I don’t know what to do, I am going to another meeting.  Perhaps “HP” has decided what to do about it for me.


Some Are Sicker Than Others

Over the past few years, I have been to many meetings.  These meetings are filled with Experience, Strength and Hope.  But I have learned and am reminded again, that the Experience, Strength and Hope part, it is up to me to listen and to allow myself to receive the message.


In Accordance with the Third Tradition, AA Meetings are to help alcoholics achieve sobriety. “The only requirement for A.A. membership is a desire to stop drinking.”  That leaves a lot of leeway in how that happens. Every now and then, I am amazed at the behavior that is exhibited and tolerated in order to support the Alcoholic that still suffers.

Oscar The Grouch

When I first came into the Halls of AA, Oscar would often be at meetings.  When I heard him share, there was no doubt in my mind that Oscar was nothing short of genius material. When I listened to Oscar share, his monotone voice was full of information, facts about the Big Book and other AA Literature, in almost every occasion that he shared, he would end up insulting or chiding another speaker that had spoken earlier in the meeting. Those of us that were listening, clinging to every word like it was a lifeline, would walkaway sometimes thinking, “If this is what being sober means, you can have it!”

Oscar took no prisoners.  What I have come to believe is he is completely incapable of compassion. He says what he says with a sort of cruel eloquence that varies depending on his mood.  If a person with 20 years of sobriety shares and Oscar is in a bad mood, when it is his turn, he spins a web with enough AA Speak, when the claws come out he quietly attacks the person, it can be a little disarming.  If you didn’t know that Oscar lived in an old school bus with hula hoops and mardi gras beads hanging inside and garbage bags and duct tape to block broken windows, you may just think he was an asshole.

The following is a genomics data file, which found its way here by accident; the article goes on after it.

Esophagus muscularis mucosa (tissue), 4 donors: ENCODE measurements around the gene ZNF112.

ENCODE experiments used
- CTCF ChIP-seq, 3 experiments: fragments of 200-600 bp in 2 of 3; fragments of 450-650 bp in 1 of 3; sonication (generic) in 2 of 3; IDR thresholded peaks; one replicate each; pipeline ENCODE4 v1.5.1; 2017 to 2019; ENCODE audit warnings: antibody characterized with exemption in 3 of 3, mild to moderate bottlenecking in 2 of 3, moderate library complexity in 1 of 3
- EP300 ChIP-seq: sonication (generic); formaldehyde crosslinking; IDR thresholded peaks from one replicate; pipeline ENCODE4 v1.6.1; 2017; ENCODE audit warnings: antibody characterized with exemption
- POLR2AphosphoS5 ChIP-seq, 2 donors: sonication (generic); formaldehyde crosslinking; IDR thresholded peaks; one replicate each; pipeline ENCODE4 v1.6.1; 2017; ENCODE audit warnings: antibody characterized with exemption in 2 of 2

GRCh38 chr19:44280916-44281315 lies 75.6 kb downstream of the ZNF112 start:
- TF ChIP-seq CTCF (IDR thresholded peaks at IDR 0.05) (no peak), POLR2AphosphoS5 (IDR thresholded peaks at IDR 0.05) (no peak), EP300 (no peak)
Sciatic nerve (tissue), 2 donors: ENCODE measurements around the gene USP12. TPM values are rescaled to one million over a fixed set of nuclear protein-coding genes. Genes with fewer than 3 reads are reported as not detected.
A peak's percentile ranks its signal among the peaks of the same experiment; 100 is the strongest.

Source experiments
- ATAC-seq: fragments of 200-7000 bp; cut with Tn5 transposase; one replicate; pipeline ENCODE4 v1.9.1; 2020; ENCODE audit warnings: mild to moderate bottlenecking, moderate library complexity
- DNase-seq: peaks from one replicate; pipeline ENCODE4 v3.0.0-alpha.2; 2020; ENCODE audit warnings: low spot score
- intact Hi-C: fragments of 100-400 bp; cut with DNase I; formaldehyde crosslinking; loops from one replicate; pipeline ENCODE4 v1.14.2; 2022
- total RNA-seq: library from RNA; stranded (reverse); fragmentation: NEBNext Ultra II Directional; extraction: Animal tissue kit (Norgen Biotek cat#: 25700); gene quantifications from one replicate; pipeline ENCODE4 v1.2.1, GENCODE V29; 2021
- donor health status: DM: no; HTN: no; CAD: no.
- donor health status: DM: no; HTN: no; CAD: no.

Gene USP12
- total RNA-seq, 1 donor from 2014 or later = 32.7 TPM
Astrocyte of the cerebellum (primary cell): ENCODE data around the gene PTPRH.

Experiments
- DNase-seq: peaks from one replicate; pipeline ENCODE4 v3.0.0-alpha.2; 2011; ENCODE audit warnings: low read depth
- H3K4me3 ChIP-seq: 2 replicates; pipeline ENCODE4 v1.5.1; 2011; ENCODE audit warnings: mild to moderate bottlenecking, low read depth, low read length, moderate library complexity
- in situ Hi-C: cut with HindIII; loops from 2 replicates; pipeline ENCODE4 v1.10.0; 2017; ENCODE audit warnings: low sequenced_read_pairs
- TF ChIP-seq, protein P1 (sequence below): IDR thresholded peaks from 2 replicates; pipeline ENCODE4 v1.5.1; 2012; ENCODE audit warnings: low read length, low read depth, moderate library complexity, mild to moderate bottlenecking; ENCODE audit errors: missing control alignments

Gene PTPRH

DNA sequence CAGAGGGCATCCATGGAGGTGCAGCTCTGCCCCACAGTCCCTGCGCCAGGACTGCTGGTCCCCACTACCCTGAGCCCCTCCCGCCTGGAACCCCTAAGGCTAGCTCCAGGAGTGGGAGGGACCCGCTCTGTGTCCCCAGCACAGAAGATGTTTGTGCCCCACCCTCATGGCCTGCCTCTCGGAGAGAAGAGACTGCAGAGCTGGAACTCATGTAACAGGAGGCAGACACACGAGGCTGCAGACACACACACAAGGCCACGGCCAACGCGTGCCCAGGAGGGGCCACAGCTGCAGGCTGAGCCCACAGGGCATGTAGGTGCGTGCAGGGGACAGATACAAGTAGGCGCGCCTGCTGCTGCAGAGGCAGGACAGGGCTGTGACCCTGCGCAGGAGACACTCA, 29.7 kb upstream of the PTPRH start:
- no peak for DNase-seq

In Maine, we call them snowbirds.  Before the snow flies, people pack up their cars or in some cases a backpack and head for warmer weather. This includes the homeless, high functioning mentally ill population.  If people feel the need to be outside, (including sleeping outside,) they know that they would freeze to death in Maine in the winter. The solution is to  head South.  I never understood how they got there, no money, no belongings to sell, but they end up on the beaches somehow and return to Maine in the Spring.  Oscar gets here in a dilapidated school bus. His own.